Picking up Glass, and initial positive and negative thoughts

There’s about four blog entries that need to be written about my trip out here – two about Glass and two about other random things that happened during the trip that are the sort of thing i would blog about.  I thought i’d get one of these out of the way while everything is still buzzing around my brain and before things get stupid crazy at work and with my second west coast trip.

So the response i’ve given most often to answer the inevitable “what do you think about Glass?” question, is “it’s interesting.”  Google Glass is interesting.

My appointment for Glass was for 11:00, but Jenni had a yoga class that she wanted to go to one block away that she needed to register for at 10:15.  I arrived at the appointment at about 10:30 to see if it was an issue for me to get there early.  There were people outside the office milling about, one had Glass on her head, but the others didn’t.  I walked up to them and got assigned to a guy named Pat who was wearing a very non-descript gray shirt (that everyone else i think was wearing also) who introduced himself and took me to the Glass area after giving me a guest pass.  Before he got me through the paces of picking out my Glass and set up, he walked me over to a very quaint food/drink set up – small plates of snacks, as well as tea, water, soda, and beer options.  The whole thing was strangely ceremonial but in a common way.  Nothing negative, but it had a tinge of “not quite rightness” to it that i couldn’t quite place.  It wasn’t terribly important, so i let it pass.

All of the Glass units were set up in a display – five different possible colors.  I had picked out a color online, but i had the opportunity to change my mind, which i did – online i picked up one that was more grey, but when i put that on my head, i didn’t like how that color went with my hair color at all.  The other options were white, light blue, black, and orange (the official brand names of those colors are different, like “sky” and “charcoal”, but i forget the names of the other two).  I didn’t like the orange or the grey, i liked the other three well enough, but i decided that the black looked the most subtle – as subtle as a cyborg-looking tech thing on my face could possibly be.  After picking that out, he sat me down at a table and we started going through the unopening and the set up of Glass.  The unboxing was interesting too, another one of those ceremonial things.  He passed the box to me but otherwise didn’t touch it which made me realize that  i forgot that there are people that make a big deal out of an initial unboxing of a product.

So i unboxed it.  I was very into the branding and the overall packaging.  it fits my minimalist sort of aesthetic, something i’m fine with despite the fact that that’s pretty trendy.  The box contained Glass, the charging cable which is a nice high quality flat-cord style USB to miniUSB cable, a small documentation pamphlet that was a duplicate of the FAQ that i read online, and an extra set of nose pads. Towards the end of the appointment, he also went over the accessories bag which contained a sunglasses attachment (that looked pretty good when i put it on), a clear “i’m pretending i’m wearing glasses” attachment (that looked really ugly when i put that on), and a strange microfiber carrying bag that contained a hardshell case on the bottom that you stick Glass in for extra protection.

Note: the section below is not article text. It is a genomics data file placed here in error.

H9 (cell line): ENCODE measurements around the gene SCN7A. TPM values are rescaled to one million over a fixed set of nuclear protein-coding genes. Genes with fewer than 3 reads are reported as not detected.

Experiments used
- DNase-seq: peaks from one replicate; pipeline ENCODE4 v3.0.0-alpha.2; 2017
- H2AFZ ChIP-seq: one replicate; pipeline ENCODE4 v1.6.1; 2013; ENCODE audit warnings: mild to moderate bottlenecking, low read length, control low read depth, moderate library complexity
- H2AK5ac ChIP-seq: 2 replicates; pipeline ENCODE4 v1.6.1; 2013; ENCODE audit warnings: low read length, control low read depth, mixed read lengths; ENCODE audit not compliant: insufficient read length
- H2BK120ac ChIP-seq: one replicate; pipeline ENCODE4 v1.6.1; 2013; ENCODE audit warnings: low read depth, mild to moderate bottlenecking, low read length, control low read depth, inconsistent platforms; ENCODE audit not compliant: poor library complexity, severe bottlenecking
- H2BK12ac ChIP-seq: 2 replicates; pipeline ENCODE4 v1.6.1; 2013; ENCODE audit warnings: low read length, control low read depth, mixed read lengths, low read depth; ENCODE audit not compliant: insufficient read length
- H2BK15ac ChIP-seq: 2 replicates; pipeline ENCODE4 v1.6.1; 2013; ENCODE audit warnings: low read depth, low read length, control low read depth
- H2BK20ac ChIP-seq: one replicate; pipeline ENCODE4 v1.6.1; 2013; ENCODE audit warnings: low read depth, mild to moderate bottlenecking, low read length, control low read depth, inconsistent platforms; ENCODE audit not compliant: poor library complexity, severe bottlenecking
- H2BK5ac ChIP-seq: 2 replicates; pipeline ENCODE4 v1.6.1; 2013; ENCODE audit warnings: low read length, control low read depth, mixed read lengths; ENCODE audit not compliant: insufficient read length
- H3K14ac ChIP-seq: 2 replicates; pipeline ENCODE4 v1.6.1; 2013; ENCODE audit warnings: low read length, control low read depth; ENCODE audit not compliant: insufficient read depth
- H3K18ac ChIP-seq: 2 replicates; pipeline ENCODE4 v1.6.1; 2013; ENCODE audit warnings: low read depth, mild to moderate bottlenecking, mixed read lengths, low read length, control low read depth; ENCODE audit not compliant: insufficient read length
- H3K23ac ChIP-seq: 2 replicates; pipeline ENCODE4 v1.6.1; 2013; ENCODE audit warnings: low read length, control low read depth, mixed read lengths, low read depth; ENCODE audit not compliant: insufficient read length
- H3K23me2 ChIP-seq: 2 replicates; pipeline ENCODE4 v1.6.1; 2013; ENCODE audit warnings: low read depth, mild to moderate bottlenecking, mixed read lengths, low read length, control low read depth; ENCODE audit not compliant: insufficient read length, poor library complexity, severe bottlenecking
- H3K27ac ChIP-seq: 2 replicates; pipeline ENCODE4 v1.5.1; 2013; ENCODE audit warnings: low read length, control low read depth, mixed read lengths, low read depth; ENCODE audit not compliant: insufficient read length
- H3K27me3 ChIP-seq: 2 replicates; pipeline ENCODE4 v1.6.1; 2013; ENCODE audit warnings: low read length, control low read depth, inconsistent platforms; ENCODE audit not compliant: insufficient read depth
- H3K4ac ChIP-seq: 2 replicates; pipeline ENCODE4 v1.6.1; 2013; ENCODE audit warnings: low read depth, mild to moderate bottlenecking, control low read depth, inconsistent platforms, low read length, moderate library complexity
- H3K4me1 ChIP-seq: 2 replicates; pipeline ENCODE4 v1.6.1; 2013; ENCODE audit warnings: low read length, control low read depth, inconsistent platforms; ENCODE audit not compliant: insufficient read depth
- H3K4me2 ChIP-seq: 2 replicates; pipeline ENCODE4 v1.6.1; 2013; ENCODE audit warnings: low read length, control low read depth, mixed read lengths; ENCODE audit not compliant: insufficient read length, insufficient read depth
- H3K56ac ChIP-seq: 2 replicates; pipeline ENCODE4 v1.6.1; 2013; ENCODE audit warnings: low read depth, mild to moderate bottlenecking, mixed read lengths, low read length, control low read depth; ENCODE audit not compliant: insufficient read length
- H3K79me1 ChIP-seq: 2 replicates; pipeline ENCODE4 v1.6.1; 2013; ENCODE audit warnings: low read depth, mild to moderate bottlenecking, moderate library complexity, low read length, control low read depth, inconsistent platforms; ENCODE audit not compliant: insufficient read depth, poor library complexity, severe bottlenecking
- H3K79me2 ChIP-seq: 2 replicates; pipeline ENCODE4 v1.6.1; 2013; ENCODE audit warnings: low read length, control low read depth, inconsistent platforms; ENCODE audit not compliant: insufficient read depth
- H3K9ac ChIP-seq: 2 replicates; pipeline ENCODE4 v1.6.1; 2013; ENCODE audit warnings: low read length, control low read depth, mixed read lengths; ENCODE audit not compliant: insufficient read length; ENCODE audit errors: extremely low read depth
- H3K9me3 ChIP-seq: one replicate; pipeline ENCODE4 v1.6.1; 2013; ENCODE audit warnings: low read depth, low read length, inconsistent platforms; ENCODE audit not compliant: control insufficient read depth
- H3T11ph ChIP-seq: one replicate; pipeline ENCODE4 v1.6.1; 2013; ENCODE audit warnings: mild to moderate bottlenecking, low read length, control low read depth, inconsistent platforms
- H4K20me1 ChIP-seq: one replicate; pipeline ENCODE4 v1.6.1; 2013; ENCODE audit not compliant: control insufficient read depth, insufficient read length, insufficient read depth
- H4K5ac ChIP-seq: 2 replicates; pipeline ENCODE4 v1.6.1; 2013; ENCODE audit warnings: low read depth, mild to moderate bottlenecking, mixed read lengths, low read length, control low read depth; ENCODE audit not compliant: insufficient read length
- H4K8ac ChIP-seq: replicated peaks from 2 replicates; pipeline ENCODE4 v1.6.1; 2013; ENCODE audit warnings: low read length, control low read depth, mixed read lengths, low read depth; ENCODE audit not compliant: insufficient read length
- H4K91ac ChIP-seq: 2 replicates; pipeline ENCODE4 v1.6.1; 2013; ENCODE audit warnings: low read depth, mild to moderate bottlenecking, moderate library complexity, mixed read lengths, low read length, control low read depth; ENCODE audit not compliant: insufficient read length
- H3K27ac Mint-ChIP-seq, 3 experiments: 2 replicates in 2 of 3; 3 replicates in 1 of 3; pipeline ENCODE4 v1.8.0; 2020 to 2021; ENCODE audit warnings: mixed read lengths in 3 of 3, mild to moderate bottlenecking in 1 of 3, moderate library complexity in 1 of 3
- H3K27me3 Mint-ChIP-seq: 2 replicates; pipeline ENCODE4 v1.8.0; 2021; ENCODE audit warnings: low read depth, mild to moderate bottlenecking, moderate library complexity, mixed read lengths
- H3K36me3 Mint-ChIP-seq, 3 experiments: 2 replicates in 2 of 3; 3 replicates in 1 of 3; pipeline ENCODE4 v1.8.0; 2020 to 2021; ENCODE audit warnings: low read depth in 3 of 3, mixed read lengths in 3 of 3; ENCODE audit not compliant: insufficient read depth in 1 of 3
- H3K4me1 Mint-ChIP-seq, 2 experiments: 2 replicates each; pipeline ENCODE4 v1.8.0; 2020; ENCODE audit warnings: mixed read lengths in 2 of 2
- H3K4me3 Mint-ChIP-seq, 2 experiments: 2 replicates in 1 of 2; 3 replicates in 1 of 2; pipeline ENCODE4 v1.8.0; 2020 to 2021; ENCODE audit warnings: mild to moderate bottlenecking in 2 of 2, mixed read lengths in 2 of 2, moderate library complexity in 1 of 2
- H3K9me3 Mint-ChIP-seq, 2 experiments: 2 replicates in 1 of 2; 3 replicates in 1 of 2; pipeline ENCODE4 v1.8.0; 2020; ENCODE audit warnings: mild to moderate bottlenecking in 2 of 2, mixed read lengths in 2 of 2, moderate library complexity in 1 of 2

He ran me through the basic Glass functionality, and i asked some very detail-oriented function questions. I think he was impressed with the level of detail of the questions that i was asking, but i could be fooling myself. Doing the set up i also talked about how i think i’m going to potentially use it – in the context of the marching band, and in the context of other potential creative musical/visual installation performance pieces of some sort way down the line. because of some of the ideas i had, he pointed me to the developers site figuring i could have an interest in making my own apps and/or thingys using the Glass API (which i am, but i do not have time for until mid-to-late 2014 at the earliest). I noticed that he was very precise and careful about the kind of vocabulary he used when talking about Glass – consistent language when it came to the color definitions, consistent language when it came to the user experience wording, and talking about “use cases” for Glass, a term i haven’t heard ever since i left my corporate job. I asked him flat out about it and confirmed that everyone who was a part of the Glass team was trained in how they were supposed to talk about it, making sure that they used a consistent language.

There were a few questions that he couldn’t answer because he was basically the equivalent of a first-level support person – kind of like what i was at Symantec. Some of the questions i asked him were things like, “how does the video do with white balance and brightness change if you move in and out of different lighting conditions?”, “once this gets released to the public, what does having the explorer version of this product do for me if anything?”

Overall the appointment took an hour and a half. It was pretty low frills, but very casual and friendly. I got connected with the Glass Explorers community page which i haven’t gone and explored fully yet, but will probably spend regular time looking through to see how people are using it.  I gathered all of my stuff, he took me out of the building, and i waited for Jenni to get out of her yoga class.


  1. I don’t think the Siri thing is necessarily a Glass issue. It does the same thing when I access siri through my car stereo.

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